In part 2 of our Windows Phone 7 preview, CNET highlights the fun side of Microsoft's revamped mobile operating system and also shares some final thoughts on the platform.
Bonnie ChaFormer Editor
Bonnie Cha was a former chief correspondent for CNET Crave, covering every kind of tech toy imaginable (with a special obsession for robots and Star Wars-related stuff). When she's not scoping out stories, you can find her checking out live music or surfing in the chilly waters of Northern California.
As promised, here is the second part of our Windows Phone 7 preview. This time around, we focus on the more entertaining features the platform has to offer, including the music and video, photos, and Web browsing. For more on the user interface and core functions, check out part 1 of our Windows Phone 7 preview.
Mobile Web is such a huge part of smartphones nowadays, and fortunately, Windows Phone 7 provides a relatively good browsing experience, certainly much improved from Windows Mobile. The Internet Explorer browser offers support for up to six windows and thumbnail views of all open pages, so you can easily toggle back and forth. You can also bookmark sites, and if you feel like it, you can pin pages to the Start screen for easier access.
Load times were relatively quick. Over AT&T's 3G network, CNET's full site came up in 18 seconds, while CNN's and ESPN's mobile sites loaded in 8 seconds and 7 seconds, respectively. In the settings menu, you can indicate whether you want the browser to display mobile or desktop versions of a site. When set to the former, the browser was able to detect and load mobile versions of pages in most cases, but also missed some. For example, CNET's mobile site loaded, but we got the full New York Times page.
Zooming can be handled either by using the pinch-to-zoom gesture or by double-tapping the screen. Both are smooth and zippy, but there's a slight delay when rerendering text and images. Other available tools and settings include keyword search, the ability to share links, and page suggestions by Bing.
Now, for the bad news. As of right now, there's no support for Flash, Silverlight, or HTML5, so despite taking several steps forward, Windows Phone 7's also several steps behind the competitors. There's some consolation in the fact that Adobe did say at Mobile World Congress that it's working with Microsoft to bring Flash to the browser, but it just won't be in time for the holiday launch.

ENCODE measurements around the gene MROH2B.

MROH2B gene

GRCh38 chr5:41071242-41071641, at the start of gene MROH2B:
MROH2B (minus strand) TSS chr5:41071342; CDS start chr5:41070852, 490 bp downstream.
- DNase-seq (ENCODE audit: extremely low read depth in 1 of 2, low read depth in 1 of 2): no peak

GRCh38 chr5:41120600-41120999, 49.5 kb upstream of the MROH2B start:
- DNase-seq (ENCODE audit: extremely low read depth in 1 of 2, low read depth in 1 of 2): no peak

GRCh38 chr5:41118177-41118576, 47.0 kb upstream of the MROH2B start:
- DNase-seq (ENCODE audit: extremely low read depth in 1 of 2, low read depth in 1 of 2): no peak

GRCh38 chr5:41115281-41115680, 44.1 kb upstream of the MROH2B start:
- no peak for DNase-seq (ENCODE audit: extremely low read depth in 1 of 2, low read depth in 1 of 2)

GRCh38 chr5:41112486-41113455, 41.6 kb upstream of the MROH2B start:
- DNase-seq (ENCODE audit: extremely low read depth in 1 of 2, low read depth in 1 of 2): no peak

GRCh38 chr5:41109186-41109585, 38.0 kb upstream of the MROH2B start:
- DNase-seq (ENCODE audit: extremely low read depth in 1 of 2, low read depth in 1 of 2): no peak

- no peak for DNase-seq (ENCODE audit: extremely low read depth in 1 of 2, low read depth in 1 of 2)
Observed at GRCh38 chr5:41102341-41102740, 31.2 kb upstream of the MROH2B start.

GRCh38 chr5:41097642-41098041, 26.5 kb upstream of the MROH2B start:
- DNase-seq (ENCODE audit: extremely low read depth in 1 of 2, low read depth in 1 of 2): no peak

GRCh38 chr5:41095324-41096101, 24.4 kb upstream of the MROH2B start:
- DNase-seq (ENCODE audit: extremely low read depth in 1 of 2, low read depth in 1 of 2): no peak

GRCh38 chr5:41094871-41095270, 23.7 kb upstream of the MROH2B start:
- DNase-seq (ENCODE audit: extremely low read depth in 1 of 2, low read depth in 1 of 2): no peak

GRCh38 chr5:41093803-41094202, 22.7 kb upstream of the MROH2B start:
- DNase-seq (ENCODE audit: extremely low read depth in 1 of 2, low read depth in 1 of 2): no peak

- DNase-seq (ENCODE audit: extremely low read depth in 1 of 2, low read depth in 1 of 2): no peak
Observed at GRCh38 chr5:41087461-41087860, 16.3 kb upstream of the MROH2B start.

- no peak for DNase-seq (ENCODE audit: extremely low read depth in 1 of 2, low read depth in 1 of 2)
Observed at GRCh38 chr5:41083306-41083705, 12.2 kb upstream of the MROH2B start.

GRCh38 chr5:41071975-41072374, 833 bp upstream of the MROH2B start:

Music and video
If there's one area where Windows Phone 7 really excels and gives the competition a run for its money, it's the music experience. (Xbox Live might be another, but hard to say without testing it.)
Windows Phone 7 now includes full Zune integration, so anyone who has used an Zune HD will be familiar with the interface of the Music + Videos hub. If you're new to Zune, there's a slight learning curve, but the interface is fresh and fun. The player offers simple controls and displays both the album art and an artist picture in the background. That said, it'd be nice to have better player control when multitasking.
When working in another app while listening to music, nowhere on the screen do you see your current track or any type of controls for advancing or rewinding tracks. It was only when we pressed the volume rocker by accident that a small toolbar dropped down from the top of the screen to expose the media buttons. This treatment is fine and we can learn to live with it, but we just wish it was more apparent from the get-go.
To get music and videos onto your phone, you will now be required to use Zune desktop software, and it's not just for multimedia. All synchronization and content management between your device and your computer will be handled through the Zune software; there's no more Exchange ActiveSync. We received a prerelease copy of the software, and the client is much more attractive and easy to use than ActiveSync.